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Found 43 results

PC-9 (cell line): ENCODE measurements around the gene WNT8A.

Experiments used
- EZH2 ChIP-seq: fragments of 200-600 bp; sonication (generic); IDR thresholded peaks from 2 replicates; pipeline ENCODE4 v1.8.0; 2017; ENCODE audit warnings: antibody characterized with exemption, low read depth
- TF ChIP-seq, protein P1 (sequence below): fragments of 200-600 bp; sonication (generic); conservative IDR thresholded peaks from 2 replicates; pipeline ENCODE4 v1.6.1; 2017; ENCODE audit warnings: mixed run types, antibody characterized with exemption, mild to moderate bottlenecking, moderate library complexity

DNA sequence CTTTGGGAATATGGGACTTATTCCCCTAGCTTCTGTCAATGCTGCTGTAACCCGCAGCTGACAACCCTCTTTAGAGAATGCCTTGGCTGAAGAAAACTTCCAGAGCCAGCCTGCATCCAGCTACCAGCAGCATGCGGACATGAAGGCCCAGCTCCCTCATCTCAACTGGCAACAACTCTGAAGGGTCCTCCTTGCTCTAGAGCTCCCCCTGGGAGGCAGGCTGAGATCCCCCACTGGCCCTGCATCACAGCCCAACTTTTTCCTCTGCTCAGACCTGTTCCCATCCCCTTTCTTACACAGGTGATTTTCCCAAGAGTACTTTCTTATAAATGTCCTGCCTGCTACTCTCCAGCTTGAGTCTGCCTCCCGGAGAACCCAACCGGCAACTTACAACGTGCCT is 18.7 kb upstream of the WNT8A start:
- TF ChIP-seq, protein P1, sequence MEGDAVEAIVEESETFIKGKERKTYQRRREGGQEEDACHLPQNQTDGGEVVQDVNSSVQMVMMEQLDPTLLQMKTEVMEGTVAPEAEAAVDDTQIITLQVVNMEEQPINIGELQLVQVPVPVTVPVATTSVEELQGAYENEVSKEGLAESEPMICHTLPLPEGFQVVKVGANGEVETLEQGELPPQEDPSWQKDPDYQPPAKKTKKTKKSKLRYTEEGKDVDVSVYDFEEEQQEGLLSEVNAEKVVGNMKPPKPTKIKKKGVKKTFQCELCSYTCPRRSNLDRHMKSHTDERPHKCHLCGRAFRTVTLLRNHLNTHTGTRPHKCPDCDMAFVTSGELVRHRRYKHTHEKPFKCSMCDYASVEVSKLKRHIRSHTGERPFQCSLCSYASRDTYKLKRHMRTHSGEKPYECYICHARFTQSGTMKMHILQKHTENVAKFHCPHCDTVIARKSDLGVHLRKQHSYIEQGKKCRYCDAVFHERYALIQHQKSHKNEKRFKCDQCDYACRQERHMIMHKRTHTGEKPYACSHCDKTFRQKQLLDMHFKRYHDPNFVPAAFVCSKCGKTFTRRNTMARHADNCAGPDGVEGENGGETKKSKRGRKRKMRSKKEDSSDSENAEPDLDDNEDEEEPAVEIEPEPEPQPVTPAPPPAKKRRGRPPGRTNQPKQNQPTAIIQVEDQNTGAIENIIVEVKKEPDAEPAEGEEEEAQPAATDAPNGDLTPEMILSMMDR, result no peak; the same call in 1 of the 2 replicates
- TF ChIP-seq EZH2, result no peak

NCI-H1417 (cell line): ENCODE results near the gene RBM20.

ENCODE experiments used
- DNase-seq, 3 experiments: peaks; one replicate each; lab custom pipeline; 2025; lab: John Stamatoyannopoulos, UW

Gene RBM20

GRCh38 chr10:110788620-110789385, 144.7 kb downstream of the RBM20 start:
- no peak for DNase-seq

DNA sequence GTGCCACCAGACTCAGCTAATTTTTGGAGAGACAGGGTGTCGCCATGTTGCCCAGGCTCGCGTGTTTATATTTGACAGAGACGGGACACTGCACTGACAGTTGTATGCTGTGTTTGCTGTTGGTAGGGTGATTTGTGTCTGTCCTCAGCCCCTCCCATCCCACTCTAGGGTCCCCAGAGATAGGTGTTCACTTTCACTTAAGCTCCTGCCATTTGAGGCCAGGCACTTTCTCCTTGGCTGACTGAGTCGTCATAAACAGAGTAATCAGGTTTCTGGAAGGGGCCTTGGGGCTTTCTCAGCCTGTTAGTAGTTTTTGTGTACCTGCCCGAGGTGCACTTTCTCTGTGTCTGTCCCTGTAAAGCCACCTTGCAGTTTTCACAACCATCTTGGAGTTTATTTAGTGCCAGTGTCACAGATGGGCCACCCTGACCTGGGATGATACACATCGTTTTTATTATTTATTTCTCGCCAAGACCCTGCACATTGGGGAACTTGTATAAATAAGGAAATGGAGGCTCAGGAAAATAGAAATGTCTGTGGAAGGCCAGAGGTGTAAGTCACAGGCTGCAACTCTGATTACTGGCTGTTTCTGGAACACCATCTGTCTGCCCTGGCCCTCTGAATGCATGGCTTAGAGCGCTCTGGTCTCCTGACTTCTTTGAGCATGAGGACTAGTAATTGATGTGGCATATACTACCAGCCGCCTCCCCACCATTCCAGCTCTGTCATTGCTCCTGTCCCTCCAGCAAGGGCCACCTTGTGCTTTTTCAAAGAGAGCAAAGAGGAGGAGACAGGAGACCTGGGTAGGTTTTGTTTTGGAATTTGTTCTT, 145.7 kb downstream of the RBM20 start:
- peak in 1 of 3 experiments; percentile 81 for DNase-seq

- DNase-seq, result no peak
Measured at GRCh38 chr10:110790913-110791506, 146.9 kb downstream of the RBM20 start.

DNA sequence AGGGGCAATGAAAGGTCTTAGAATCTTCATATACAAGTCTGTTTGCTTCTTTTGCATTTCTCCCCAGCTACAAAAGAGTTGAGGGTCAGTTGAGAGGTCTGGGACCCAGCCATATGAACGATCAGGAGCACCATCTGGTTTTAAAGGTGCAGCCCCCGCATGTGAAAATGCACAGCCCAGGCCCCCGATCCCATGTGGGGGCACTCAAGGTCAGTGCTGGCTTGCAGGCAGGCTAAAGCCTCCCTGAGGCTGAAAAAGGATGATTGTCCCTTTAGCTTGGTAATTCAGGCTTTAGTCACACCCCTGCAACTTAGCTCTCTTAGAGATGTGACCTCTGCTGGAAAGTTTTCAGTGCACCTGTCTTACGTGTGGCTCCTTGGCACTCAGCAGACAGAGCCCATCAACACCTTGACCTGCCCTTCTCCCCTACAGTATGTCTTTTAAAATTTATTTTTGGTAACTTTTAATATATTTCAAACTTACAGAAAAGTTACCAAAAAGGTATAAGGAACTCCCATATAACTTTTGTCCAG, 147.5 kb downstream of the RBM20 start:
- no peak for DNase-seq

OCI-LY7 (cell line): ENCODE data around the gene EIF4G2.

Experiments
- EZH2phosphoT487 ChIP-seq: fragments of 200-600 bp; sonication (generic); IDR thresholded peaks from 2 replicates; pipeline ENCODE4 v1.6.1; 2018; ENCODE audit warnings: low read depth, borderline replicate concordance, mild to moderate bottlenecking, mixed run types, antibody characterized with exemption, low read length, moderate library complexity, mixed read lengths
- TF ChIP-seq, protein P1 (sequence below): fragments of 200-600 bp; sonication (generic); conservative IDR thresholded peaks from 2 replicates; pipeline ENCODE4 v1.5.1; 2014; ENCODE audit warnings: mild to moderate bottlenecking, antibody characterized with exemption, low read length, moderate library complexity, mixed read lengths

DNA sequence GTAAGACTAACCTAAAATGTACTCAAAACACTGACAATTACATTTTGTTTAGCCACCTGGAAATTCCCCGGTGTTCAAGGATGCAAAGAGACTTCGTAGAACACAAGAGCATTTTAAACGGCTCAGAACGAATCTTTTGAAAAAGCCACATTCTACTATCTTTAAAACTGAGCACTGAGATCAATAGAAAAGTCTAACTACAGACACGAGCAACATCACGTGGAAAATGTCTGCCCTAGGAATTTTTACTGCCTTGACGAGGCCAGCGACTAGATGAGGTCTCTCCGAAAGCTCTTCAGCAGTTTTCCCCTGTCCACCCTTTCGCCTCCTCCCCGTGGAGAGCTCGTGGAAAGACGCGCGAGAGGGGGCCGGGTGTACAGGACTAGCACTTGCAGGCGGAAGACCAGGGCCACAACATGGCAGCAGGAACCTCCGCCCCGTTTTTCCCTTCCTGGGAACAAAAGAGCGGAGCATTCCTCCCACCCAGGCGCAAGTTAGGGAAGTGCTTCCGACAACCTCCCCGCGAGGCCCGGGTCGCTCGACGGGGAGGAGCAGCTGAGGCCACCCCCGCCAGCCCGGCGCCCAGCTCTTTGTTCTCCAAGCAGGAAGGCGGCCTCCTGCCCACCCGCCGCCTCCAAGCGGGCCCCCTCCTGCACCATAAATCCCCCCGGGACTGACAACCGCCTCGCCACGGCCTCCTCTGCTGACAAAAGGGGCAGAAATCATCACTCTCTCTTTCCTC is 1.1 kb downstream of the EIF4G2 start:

1. The Atari Lynx 1-UP from: starforcepi.wordpress.com What’s the greatest handheld of the 1980s and 1990s? Why, the 16-bit arcade juggernaut named Atari Lynx, of course! I was a kid when the original Lynx 1 came out for us here in the old country in 1990, and was blown away. The Game Boy was a monochrome moron in comparison, and the Game Gear was all about converting Mega Drive and Master System games to pocket version – the Lynx, with its hardware-driven zooming and distortion of sprites, was going for Arcade experiences. BOOYA! Sadly, as with everthing Atari, this too turned to dust. BUT, fast-forward to 2018 and look at the love for this loveable giant! So much so, that McWill, a name you must’ve heard of by now, released one of the most impressive upgrades for a system I’ve ever seen – LCD replacement for the waning washed-out Lynx screen, with VGA output. The VGA output was a great addition, but the way I’ve seen people utilize it online seemed rather silly to me; you would have to use the Lynx as the controller when playing on the VGA. No sir, I don’t like it. So I decided to use the spacious room behind the screen to build an interface to: 1) securely place the Lynx on a stand; 2) output VGA; 3) connect a standard DB9 compatible controller (Mega Drive, Master System, Atari). It’s a tight squeeze, but the VGA, Controller port and Stand all fit neatly in the small 3x4cm interface window. This was an absolute pleasure to build, everything went smooth and simple, all the measurements were direct hits, hell even the stand only took me 10 minutes to design (8 hours to print, but hey). So let’s see it in full VGA action: It’s perhaps the best handheld to consolize: the GameGear has most games on Master System or Mega Drive, the GameBoy looks rather silly and clunky on a monitor, and TurboExpress is pointless, because it’s a 1-to-1 conversion of the actual console. I am glad I did it, I hope you will too, and stop placing those ugly connectors on the top of your handheld. Building the Lynx 1-UPI bought a pristine looking junked Lynx 1 for 20 euros – seemed a good place to start, let’s see if we can bring it alive! I replaced all the capacitors, power input socket, MOSFET, but finally it was the two 3906 transistors that were the issue. In order to do these replacements, you need a fine-point soldering iron and some tweezers, but everything on the board is quite spacious, so there’s no mistaking what’s what. This part is cheap: 7 dollars on console5.com. They have links and tutorials on that site, very complete. I also bought the McWill for 120 dollars, I was gonna do this mod regardless if this particular system was junked. So far everything together cost me ~150 dollars. After bringing the console back to live, it was time for McWillification! I followed the 1 page diagram that came with it, but it’s a little information dense, so I followed the following video instead: This worked better than I could have ever imagined, I know everyone says they’re gobsmacked when they see the difference, but it really is very true – I get why it’s such an expensive mod now. I was gonna leave it with that, honestly that’s just everything one could ever want from an upgrade… but, of course, me being the way I am, things escalated. You see, the mod came with the VGA socket, and I saw how people were placing these at the top of their handhelds, and you know what – it looked ugly. I want the facade of the handheld to be untouched. While I was adding the McWill mod I noticed the enormous space left behind the screen, which is when I had the idea: make the Lynx into a hybrid, with the connector ports at the back with a stand for console gaming via VGA, and all the ports hidden behing a minimal cover during handheld gaming. I first ordered DB9 sockets for a controller, and placed this together with the VGA socket on the inside of the battery cover. I made a little window in the battery cover, 3D printed a frame and cover for the ports, and there we have our interface. For the controller ports I had to solder 6 wires on the button pads of the Lynx PCB. Luckily most of these have soldered extension traces, so you can avoid blocking the normal button-to-pad press, but for two I had to solder directly onto the pad: be mindfull to be as flat as possible. Then we wire up the VGA socket to the pads on the McWill screen, this is shown in the accompanied diagram of the screen. We then place the DB9 and VGA socket in the space between the batteries, where the little light tube of the old screen sat (ignore the loose wires, they’re from the battery input, I cut them for ease of access). In the left picture, top connector is the VGA socket you can see running to the McWill screen. The lower connector go to the front of the PCB to the button pads. When assembled the VGA socket is lower, and DB9 is upper. Next to these I added screw connectors, so that I may fix the system to a stand, as shown in the next pictures: Unlike the Nintendo Snack Pack, this was a joy to make. I did it to unwind and relax, I didn’t want to build something from the ground up, but this just gave enough inspiration to just slightly 1-up it. The Lynx Stand and little VGA cover in particular really clean the mod up nicely, and makes this thing into a fully consolized system. I must admit though, I’ve been mostly playing it with the stand and controller via the McWill screen, not via VGA, but hey, it’s there. Finally, it all cost me a substantial 150 euro, but it was worth it. The Atari Lynx is a very strange and powerful handheld, spanning 7 years with 72 games, it’s still enjoying new homebrew releases every year, with a small but dedicated following. I’m very happy to be one of them. Upgrades: Full capacitor replacement MOSFET replacement 3906 Transistor replacement Power input socket replacement McWill Screen upgrade VGA output port DB9 input port Custom interface window & stand